Changes in Optic Nerve Sheath Diameter in Preeclamptic patients with Severe Features by Neurologic Criteria versus Diagnosis Without Neurologic Criteria, Compared to Controls. Save

Date Added
November 7th, 2018
PRO Number
Pro00078977
Researcher
Mary Sterrett
Keywords
Central Nervous System, Hypertension/ High Blood Pressure, Non-interventional, Obstetrics and Gynecology, Pregnancy, Women's Health
Summary

Preeclamptic patients will have an ultrasound done of their eyes, to look at the size of the nerve behind the eye. We will also recruit women without preeclampsia to be a comparison group.

Institution
MUSC
Recruitment Contact
Mary Sterrett
8434940554
sterretm@musc.edu

VITROS® Immunodiagnostic Products hs Troponin I US Sample Collection Protocol Save

Date Added
May 8th, 2018
PRO Number
Pro00076320
Researcher
Gary Headden
Keywords
Cardiovascular, Heart, Non-interventional
Summary

Roughly 8-10 million patients complaining of chest pain come to an Emergency Department (ED) annually in the United States. Quickly determining if you are having a heart attack is critical for improving your chances of survival. Cardiac troponin is a protein that is used as a biomarker (biological marker) to indicate damage to the heart muscle. Cardiac troponin lab tests that are currently used in the United States do not have the ability to detect low levels of troponin. There are more sensitive troponin tests that are primarily used outside the US, that are able to detect lower levels of cardiac troponin within 90-180 minutes instead of 5 or 6 hours. This allows for the early identification of individuals at a higher risk for heart damage and these patients benefit from early diagnosis and treatment. Delaying the treatment of a heart attack increases the chance of dying or being permanently disabled. This study will collect blood samples from people coming to the Emergency Department complaining of chest pain in order to measure this troponin lab test's ability to accurately detect troponin levels.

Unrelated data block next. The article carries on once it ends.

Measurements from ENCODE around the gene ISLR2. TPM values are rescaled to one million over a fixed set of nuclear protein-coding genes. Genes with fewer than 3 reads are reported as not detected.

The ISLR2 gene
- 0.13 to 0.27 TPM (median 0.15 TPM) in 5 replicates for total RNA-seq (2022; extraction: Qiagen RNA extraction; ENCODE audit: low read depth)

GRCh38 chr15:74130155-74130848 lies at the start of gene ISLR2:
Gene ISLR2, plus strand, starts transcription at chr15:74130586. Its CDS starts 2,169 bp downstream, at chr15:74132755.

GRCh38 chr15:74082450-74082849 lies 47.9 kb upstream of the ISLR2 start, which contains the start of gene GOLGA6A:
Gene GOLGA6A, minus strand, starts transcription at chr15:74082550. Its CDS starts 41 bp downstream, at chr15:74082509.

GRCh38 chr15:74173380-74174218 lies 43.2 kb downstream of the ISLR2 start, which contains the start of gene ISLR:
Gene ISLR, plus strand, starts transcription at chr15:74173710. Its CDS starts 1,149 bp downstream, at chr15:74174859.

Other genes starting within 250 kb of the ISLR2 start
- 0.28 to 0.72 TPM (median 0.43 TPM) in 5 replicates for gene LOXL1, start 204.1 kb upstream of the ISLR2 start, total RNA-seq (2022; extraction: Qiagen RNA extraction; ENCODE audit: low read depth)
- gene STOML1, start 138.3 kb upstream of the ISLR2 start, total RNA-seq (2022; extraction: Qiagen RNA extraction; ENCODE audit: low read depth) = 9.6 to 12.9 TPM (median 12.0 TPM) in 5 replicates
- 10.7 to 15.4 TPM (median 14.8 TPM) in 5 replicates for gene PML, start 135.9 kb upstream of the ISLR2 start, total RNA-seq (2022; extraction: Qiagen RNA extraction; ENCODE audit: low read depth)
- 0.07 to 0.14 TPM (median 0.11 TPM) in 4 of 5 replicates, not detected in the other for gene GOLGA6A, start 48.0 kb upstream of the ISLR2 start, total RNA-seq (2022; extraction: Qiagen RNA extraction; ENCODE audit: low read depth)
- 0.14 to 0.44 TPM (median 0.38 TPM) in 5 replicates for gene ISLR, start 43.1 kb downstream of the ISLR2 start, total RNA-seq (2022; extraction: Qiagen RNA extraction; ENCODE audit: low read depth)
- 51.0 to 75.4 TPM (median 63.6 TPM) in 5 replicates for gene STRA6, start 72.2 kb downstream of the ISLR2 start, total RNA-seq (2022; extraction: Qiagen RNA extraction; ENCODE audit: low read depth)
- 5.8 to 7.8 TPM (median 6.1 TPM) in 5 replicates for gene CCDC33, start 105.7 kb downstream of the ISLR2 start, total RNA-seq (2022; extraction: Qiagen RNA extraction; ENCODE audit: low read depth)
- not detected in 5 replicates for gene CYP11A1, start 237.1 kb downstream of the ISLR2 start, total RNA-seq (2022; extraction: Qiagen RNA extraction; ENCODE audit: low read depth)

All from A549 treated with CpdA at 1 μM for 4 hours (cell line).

Institution
MUSC
Recruitment Contact
Robert Houck
843-792-3576
houckr@musc.edu

Comparison of Length of Stay for Infants with GBS Unknown Mothers with Adequate vs Inadequate Treatment Save

Date Added
April 6th, 2018
PRO Number
Pro00077255
Researcher
Rachel Sigrest
Keywords
Children's Health, Disease Prevention, Infant, Non-interventional, Obstetrics and Gynecology, Pediatrics, Pregnancy, Women's Health
Summary

The primary investigators/residents have noted during clinical rotations that a significant number of GBS unknown mothers at SRHS are being treated with intrapartum antibiotics even without the presence of risk factors, presumably to decrease postpartum/neonatal length of stay.
Our study, a retrospective chart review, will determine whether or not length of stay is affected by treating GBS unknown mothers with intrapartum antibiotics in the absence of the aforementioned risk factors.
Potential benefits include the cost-effectiveness of decreased length of stay for these patients as well as decreased exposure to nosocomial infections for neonates. However, antibiotic stewardship and patient safety are also considerations. Another potential option for these patients is rapid GBS testing with PCR which can provide results in 1-2 hours compared with 24-48 hours for the standard culture. PCR is not currently available at SMC.

Institution
Spartanburg
Recruitment Contact
Rachel Sigrest
8643800885
racheljames1985@gmail.com

Key informant interviews to facilitate development of adherence tools in solid organ transplant Save